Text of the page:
Cooperatives in Rwanda Seek Investor to Run Their New Bank

Rwandan cooperatives are anxiously waiting for establishment of a bank that will help finance most of their projects, which local commercial banks are reluctant to invest in.

According to Rwandan law, the bank will require an initial investment of 5 billion RWF ($7 million USD).

The Rwanda Cooperative Agency (RCA), the umbrella of all cooperatives in the country, says the investor will be offered 40% (2 billion RWF) stake.

Damien Mugabo, head of the agency told KTPress that the cooperatives have already mobilized the 60% capital needed.

However, with over 2.5million members from 4000 different cooperatives, the agency has a total investment capacity of over 150 billion RWF ($216 million USD). Mugabo says the cooperatives can easily raise 3 billion RWF “in just a week.”

Cooperatives say the need for the bank is very urgent.

 

President Paul Kagame Meeting members of Cooperatives. They Requested for establishment of their Own Bank.
President Paul Kagame Meeting members of Cooperatives. They Requested for establishment of their Own Bank.

On July 13, 2014, during the International Cooperatives Day celebration, which had been attended byRwanda’s President Paul Kagame, cooperatives outlined the challenges they faced. Banks are adamant to give credit to farmers.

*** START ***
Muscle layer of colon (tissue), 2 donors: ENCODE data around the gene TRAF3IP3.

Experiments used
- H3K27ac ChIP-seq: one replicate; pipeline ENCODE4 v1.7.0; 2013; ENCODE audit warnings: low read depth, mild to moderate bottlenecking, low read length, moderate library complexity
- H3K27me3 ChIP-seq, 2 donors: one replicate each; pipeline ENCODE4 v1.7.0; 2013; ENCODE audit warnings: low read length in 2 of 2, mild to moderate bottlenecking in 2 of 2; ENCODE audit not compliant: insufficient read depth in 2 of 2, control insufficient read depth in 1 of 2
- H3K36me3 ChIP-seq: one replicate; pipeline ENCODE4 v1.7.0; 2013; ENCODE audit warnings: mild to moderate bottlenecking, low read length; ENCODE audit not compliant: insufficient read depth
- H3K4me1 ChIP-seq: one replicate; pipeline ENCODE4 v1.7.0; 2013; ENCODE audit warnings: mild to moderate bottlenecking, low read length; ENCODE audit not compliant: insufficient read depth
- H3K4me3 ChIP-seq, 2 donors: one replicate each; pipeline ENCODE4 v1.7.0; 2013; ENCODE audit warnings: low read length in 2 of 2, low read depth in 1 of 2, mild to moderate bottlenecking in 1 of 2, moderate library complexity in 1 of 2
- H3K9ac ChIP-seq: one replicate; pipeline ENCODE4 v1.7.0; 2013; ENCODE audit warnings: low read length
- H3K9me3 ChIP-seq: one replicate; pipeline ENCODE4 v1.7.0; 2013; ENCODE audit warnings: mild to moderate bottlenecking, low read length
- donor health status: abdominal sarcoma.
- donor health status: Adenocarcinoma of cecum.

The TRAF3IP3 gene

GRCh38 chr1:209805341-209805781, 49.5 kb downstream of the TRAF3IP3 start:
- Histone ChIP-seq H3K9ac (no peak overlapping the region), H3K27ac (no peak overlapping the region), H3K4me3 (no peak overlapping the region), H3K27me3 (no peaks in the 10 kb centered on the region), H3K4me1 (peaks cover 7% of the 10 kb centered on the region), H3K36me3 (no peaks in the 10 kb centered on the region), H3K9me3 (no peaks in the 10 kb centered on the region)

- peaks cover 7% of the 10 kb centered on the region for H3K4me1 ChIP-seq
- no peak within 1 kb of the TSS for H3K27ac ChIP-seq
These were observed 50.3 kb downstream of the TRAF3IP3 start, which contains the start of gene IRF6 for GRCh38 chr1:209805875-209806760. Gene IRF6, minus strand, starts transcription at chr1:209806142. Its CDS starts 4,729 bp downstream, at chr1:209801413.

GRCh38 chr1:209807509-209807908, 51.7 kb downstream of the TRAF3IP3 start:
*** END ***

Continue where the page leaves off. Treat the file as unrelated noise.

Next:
Even for a handful that have managed to secure loans, acquired them at astronomical interest rate of up to 21%.

A survey published in 2013 indicated that all the 17 banks in Rwanda find agriculture a very risky sector to invest. Loan requests are often shelved.

John Rwamurenzi, a local farmer applied for 10 million RWF loan ($15,000 USD) from a local bank twice, but never got one.

As an alternative, most farmers depend on community-based micro-finance institutions, such as Umurenge SACCOs which do not give long term loans.

Back at the cooperatives day event, the members appealed directly to President Kagame for their own bank.

Kagame responded in the affirmative, directing the trade ministry to mobilize resources as matter of urgency for the bank.

Five months later, Trade Minister Francois Kanimba says all due diligence has been conducted and the central bank is ready to license any prepared investor.

“The challenge now is finding an investor with banking expertise to take up 40% of shares,” he told KTPress.

Government has pumped millions of dollars in subsidizing farmers. For those with large plantations using irrigation – the state foots about half of the costs.

Rwandan officials believe the new cooperative bank will enable farmers to produce more for export to reduce the country’s trade imbalance.




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